2. The depth of coverage 

First, you’ll need to determine the exact square footage of the area. For square or rectangular shapes, this is fairly simple: multiply the length and the width of the area. 

Length X Width = area in square footage

Next, you’ll want to determine the depth you’d like your rocks to lay. This will differ depending on the size of your materials. For rocks that are 3 inches or bigger, you may only need one heaping layer to achieve a 3 – 3.5 inch depth, whereas smaller rocks or gravel may require a couple more layers to achieve the same. 

This rock coverage calculator is a great tool to get you started, however, it can be difficult to calculate to predict the precise amount of rocks or gravel needed. We recommend partnering with a team of professional landscapers to do the work (and the install) for you. 

Does rock landscaping attract bugs?

We know what you’re thinking – any time you’ve lifted a rock, there have been critters underneath. Sure, bugs may hang out in the rocks and gravel, but because there is no food source, they won’t stick around. 

Landscaping rock and gravel don’t attract insects, unlike mulch which decomposes over time and attracts all kinds of pests.

Which is better for landscaping – rocks or mulch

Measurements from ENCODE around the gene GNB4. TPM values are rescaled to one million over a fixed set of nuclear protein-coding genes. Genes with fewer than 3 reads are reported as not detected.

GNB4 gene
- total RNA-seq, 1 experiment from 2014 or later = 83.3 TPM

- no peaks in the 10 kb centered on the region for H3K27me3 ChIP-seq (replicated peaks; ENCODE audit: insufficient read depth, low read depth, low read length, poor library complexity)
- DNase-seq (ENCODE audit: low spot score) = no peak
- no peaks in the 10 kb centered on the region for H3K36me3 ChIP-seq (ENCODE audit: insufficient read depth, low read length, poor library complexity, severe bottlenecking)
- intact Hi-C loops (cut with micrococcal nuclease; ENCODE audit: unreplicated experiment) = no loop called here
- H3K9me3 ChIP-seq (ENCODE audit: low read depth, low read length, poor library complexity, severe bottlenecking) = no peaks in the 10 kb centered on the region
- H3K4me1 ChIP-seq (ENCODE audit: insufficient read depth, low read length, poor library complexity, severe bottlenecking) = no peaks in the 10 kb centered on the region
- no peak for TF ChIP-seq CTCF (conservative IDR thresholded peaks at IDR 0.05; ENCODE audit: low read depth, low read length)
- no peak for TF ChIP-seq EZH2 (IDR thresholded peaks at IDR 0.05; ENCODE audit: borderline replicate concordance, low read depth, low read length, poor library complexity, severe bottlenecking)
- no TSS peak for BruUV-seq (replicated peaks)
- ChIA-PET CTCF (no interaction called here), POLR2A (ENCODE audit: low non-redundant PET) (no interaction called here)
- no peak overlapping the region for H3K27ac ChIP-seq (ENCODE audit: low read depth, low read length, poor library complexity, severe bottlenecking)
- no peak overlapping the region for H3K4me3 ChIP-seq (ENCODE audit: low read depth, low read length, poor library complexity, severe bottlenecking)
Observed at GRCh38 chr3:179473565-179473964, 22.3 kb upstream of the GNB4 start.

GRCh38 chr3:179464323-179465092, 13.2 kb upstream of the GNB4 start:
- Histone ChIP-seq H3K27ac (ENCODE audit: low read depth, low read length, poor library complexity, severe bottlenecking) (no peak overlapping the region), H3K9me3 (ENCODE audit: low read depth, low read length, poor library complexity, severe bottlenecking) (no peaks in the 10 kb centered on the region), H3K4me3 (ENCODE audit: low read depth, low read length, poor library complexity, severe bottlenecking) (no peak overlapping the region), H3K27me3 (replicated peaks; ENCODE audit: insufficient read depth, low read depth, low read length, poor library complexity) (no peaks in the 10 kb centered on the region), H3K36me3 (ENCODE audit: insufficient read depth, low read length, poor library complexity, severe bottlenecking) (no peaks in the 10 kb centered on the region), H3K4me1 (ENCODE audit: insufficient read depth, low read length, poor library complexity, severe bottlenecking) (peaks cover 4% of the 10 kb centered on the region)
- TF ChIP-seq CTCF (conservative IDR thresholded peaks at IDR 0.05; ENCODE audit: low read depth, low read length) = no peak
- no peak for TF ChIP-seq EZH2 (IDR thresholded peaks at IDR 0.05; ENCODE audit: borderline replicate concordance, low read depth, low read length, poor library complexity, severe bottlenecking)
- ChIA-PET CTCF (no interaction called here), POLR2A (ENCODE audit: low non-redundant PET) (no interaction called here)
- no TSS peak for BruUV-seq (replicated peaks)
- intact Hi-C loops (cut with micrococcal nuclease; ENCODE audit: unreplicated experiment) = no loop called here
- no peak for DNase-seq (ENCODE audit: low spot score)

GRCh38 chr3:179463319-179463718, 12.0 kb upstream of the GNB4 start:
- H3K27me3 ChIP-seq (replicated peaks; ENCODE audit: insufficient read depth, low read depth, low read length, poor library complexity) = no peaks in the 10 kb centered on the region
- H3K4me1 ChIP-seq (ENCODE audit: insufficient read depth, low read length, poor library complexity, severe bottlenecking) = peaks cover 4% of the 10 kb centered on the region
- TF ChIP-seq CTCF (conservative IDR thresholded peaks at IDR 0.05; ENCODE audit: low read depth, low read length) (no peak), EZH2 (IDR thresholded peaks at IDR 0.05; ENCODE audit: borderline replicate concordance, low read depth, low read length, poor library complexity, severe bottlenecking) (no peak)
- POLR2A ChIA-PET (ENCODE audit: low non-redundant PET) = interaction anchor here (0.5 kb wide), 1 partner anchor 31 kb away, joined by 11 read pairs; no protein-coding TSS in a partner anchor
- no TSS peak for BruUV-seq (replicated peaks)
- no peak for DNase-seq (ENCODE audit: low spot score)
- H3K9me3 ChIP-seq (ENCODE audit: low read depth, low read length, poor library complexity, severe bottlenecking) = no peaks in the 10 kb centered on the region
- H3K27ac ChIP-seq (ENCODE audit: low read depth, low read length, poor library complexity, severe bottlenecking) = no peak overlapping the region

Landscaping isn’t one-size-fits-all, so the decision between rocks and mulch will depend on where you live and your landscaping needs. 

For garden areas, mulch may be a better fit. It doesn’t retain as much heat as stones and gravel and because of that, it doesn’t dry the soil/plants out as much. However, mulch will decompose and need to be replaced annually. Not to mention, the decomposition may attract unwanted pests and insects – including termites. If you’re not interested in replacing your mulch on a regular basis, rock and gravel may be a better fit. 

While they are the more expensive option, landscaping rocks and gravel will last much longer in the end. 

Still not sure? Our team would be happy to advise your decision and bring it to life!

Can I install the rocks on my own? 

If you have the tools, materials, and experience, you can certainly try! 

This task may take you longer – especially if you are purchasing the materials and laying them yourself. However, we do not recommend DIY installations. Wheelbarrows of rock are extremely heavy and the process can be labor-intensive and tedious. 

To keep your yard (and your back) in great condition, call the professionals next time you’re wanting a landscaping rock and gravel transformation.

How long should my landscaping rocks and gravel last? 

Typically, your landscaping rock and gravel should last you 8-10 years, so once it’s installed, the maintenance is really low touch. 

From charming rustic pathways to artistic courtyards, rock and gravel will contribute to a versatile landscape. Let us help you choose the best rock for your design and lifestyle. Chat with us today to get started!

Other posts you might like:

6 Benefits of a Unique Hardscape

Why Pavers Are Great for Northern Colorado Landscaping

9 of the Most Popular Colorado Landscape Additions